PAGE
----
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10/2/2013 10:33:00 AM
Enthusiasm high at CYO dinner
CYO photo by Clayton Smith
Archbishop Alexander Sample speaks at the CYO Champions of Faith dinner surrounded by CYO athletes.
CYO photo by Clayton Smith
Archbishop Alexander Sample speaks at the CYO Champions of Faith dinner surrounded by CYO athletes.
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John Canzano speaks at Champions of Faith dinner.
Robert Pfohman


More than 800 people paid to attend Tuesday night's third fundraiser dinner for CYO/Camp Howard at the Oregon Convention Center, continuing an upward trend of support for the highly regarded youth organization.

All told, 99 eight-person tables were set for enthusiastic backers of the year-round sports/summer camping program, more than attended the previous two dinners.

The take from the diners, added to Joe Weston's $30,000 grant, $15,000 from the B.P., Lester and Regina John Foundation, $10,000 each from Mark and Debbie Madden and Werner and Colleen Nistler, $5,000 from the Archdiocese of Portland and five grants of $2,500, means CYO/Camp Howard officials should be pleased with the hard work they put into making the gathering such a success.

As the evening drew to a close before 10 p.m., backers broke out their check books and added even more to the organization's coffers, 25 percent of which is included in an endowment fund.

Western Oregon Catholics greeted their new spiritual leader, Archbishop Alexander Sample, and his mother, Joyce, with sustained applause.

For his part, the Kalispell, Montana-born archbishop said their presence this night was a source of joy and honor.

"I cannot believe what is happening here in Oregon with CYO," the 6-foot-2 archbishop told the crowd. "I have never heard of anything like this. It would be the envy of any diocese in the country."

He said backers could count on his support for the youth organization's "incredible work," noting the potential for New Evangelization's successes.

The archbishop soon will get his own key to the gate and the buildings at the forested camp overlooking the Bull Run Watershed, source of drinking water for the City of Portland. That way he can visit during his leisure, taking his cross country skis with him.

St. Mary Sister Krista von Borstel, the indefatigable executive director of the organization, next told backers Tuesday night's fundraising dinner marked the first time in her life when she is older than the archbishop, at 52, the youngest archbishop in the U.S.

She thanked her staff for their hard work; Camp Howard just completed its 60th year of camping adventures for young people. About 1,500 kids participate in the six-week long camping program, the first time away from home for many youngsters. Two hundred campers attend for free, paid for through scholarship money generated by fundraising events like this. The same scholarship policy applies to youth sports, which accommodate 11,000 kids. Everyone who wants can participate and no one is turned away. To date, the organization has raised $200,000 to finance camp improvements besides scholarship and the endowment.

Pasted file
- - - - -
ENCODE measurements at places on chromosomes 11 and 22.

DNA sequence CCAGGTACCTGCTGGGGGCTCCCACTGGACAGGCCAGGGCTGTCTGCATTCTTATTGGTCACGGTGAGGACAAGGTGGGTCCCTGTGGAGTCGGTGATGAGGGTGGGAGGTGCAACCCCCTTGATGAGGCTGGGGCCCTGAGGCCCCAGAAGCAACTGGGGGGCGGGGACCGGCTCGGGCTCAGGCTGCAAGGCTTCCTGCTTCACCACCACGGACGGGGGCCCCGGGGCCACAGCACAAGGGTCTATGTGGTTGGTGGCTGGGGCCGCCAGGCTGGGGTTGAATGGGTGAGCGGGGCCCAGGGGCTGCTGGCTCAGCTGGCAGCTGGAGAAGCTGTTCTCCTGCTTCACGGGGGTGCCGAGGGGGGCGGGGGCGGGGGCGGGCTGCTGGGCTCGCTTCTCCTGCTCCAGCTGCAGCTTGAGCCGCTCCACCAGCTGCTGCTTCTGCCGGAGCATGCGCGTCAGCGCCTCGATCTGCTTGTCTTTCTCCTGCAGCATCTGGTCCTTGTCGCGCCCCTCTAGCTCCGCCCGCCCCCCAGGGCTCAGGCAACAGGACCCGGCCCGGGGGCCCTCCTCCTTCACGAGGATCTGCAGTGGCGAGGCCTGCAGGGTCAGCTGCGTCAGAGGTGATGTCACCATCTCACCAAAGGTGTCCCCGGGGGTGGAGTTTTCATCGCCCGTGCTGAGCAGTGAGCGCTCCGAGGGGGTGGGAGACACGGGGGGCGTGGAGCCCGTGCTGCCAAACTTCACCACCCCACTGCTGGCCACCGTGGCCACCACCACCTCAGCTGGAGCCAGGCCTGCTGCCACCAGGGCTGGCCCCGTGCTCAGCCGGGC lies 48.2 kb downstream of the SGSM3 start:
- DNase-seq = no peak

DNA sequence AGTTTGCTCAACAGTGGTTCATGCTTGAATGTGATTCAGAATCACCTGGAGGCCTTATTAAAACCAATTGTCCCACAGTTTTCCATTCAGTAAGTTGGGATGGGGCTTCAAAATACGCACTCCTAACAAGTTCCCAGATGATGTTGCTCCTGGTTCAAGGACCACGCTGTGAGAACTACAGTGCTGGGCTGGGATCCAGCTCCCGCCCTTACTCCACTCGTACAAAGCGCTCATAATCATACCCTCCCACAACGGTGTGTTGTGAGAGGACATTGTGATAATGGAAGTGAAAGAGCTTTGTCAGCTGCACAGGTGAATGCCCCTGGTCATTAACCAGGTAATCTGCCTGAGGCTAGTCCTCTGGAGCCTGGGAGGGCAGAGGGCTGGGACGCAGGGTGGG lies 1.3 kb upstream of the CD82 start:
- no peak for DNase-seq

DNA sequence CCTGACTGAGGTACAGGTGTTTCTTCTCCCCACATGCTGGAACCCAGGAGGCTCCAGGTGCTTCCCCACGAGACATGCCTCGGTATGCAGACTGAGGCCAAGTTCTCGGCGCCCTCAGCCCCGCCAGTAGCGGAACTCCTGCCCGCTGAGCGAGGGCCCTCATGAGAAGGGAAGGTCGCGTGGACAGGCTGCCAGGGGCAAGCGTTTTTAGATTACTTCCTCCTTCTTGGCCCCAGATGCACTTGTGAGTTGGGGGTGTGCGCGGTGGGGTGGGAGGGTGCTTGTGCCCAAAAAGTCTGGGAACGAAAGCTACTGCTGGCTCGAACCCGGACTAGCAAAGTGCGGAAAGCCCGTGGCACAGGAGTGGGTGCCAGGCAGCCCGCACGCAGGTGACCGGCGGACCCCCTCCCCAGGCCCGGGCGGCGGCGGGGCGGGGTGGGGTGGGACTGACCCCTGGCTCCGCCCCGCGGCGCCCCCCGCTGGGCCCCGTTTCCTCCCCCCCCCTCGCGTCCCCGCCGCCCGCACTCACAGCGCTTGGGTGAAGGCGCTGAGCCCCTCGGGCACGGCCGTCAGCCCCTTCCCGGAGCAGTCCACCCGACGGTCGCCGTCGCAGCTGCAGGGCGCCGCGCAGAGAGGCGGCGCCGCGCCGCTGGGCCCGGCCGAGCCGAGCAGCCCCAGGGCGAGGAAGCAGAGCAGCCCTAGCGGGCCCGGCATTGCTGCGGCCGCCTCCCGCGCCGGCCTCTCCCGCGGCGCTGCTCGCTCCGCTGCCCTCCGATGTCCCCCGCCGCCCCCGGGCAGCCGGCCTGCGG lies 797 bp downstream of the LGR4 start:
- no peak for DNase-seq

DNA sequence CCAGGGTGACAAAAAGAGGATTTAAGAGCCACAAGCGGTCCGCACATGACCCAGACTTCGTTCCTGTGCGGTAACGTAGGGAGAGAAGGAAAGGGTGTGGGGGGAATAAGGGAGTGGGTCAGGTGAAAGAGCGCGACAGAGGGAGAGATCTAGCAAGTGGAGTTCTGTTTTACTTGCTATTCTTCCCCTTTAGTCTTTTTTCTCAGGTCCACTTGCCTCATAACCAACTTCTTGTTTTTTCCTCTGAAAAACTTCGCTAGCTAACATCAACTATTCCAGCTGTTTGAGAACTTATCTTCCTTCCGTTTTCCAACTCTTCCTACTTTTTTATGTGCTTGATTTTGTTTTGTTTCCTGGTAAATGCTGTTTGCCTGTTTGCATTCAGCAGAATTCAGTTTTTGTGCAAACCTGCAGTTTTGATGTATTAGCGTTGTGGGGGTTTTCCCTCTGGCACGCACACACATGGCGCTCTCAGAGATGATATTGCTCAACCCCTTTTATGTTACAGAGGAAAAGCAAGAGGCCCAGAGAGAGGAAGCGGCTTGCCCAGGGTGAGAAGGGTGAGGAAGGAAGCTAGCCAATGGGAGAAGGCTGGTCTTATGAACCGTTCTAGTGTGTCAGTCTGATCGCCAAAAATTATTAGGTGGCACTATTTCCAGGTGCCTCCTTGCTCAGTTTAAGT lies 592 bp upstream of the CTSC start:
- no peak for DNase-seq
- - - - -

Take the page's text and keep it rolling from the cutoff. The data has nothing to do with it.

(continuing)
Sr. Krista appealed Tuesday night for financial help in building a projected $500,000 covered play area at camp so kids can play outside when it is raining. The past weekend's at times torrential rains seem to have made an impression on some of the backers in attendance. Many seemed more enthusiastic than usual to be getting out on a weekday night, perhaps a coping mechanism for an earlier than usual onset of the dread Western Oregon Cabin Fever.

The evening's principal speaker, Oregonian sports columnist John Canzano, spoke without notes for 20 minutes or so and ended with a rousing appeal for folks to give even more to back the Catholic youth organization. He told of how he and his wife, Anna, a television news reporter, sent their tearful 10-year-old girl to Camp Howard this summer. The “emergency" mobile phone they purchased for the daughter went unused; she was having too much fun to call home.

"She came home with great memories, new self confidence, new friends and cannot wait to return next summer," Canzano said.

He described CYO as the glue that binds the community.

The veteran sports columnist worked at newspapers in Santa Cruz, Indiana and San Jose, and covered six Super Bowls and five Olympics. But he would prefer to be at a CYO track competition in Western Oregon, watching Mary Holland round the corner than covering the Olympics. She is the Down Syndrome daughter of a Thomas More Parish family who Canzano wrote about.

"CYO sports give young people a chance to fail on the playing field," he said. "They overcome the failure and move on. Failing is OK."



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